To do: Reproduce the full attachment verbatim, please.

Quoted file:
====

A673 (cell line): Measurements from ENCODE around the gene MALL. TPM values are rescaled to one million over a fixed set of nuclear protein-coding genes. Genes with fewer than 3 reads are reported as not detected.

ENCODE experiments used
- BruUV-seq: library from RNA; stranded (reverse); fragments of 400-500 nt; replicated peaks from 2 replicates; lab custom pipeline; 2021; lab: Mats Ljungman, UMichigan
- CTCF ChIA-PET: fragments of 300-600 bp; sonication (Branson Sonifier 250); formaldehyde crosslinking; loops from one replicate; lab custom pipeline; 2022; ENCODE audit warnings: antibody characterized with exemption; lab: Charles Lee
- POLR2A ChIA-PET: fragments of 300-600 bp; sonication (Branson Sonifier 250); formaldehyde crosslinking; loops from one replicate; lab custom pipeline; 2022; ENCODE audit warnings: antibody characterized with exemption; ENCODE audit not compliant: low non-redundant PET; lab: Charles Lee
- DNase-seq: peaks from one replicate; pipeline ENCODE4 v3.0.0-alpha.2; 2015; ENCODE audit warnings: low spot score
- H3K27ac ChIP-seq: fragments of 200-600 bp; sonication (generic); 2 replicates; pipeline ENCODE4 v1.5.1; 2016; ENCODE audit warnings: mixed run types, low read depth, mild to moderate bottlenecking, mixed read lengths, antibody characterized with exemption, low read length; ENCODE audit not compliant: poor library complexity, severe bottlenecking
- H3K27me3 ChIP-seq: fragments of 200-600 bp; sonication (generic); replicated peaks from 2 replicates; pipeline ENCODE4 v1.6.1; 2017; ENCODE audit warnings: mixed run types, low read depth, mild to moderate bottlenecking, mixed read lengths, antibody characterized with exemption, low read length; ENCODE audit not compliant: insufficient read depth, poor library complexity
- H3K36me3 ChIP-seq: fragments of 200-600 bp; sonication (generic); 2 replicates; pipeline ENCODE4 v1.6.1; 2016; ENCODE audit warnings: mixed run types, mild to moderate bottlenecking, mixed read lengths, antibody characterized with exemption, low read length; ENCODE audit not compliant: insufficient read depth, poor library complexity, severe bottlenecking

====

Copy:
A673 (cell line): Measurements from ENCODE around the gene MALL. TPM values are rescaled to one million over a fixed set of nuclear protein-coding genes. Genes with fewer than 3 reads are reported as not detected.

ENCODE experiments used
- BruUV-seq: library from RNA; stranded (reverse); fragments of 400-500 nt; replicated peaks from 2 replicates; lab custom pipeline; 2021; lab: Mats Ljungman, UMichigan
- CTCF ChIA-PET: fragments of 300-600 bp; sonication (Branson Sonifier 250); formaldehyde crosslinking; loops from one replicate; lab custom pipeline; 2022; ENCODE audit warnings: antibody characterized with exemption; lab: Charles Lee
- POLR2A ChIA-PET: fragments of 300-600 bp; sonication (Branson Sonifier 250); formaldehyde crosslinking; loops from one replicate; lab custom pipeline; 2022; ENCODE audit warnings: antibody characterized with exemption; ENCODE audit not compliant: low non-redundant PET; lab: Charles Lee
- DNase-seq: peaks from one replicate; pipeline ENCODE4 v3.0.0-alpha.2; 2015; ENCODE audit warnings: low spot score
- H3K27ac ChIP-seq: fragments of 200-600 bp; sonication (generic); 2 replicates; pipeline ENCODE4 v1.5.1; 2016; ENCODE audit warnings: mixed run types, low read depth, mild to moderate bottlenecking, mixed read lengths, antibody characterized with exemption, low read length; ENCODE audit not compliant: poor library complexity, severe bottlenecking
- H3K27me3 ChIP-seq: fragments of 200-600 bp; sonication (generic); replicated peaks from 2 replicates; pipeline ENCODE4 v1.6.1; 2017; ENCODE audit warnings: mixed run types, low read depth, mild to moderate bottlenecking, mixed read lengths, antibody characterized with exemption, low read length; ENCODE audit not compliant: insufficient read depth, poor library complexity
- H3K36me3 ChIP-seq: fragments of 200-600 bp; sonication (generic); 2 replicates; pipeline ENCODE4 v1.6.1; 2016; ENCODE audit warnings: mixed run types, mild to moderate bottlenecking, mixed read lengths, antibody characterized with exemption, low read length; ENCODE audit not compliant: insufficient read depth, poor library complexity, severe bottlenecking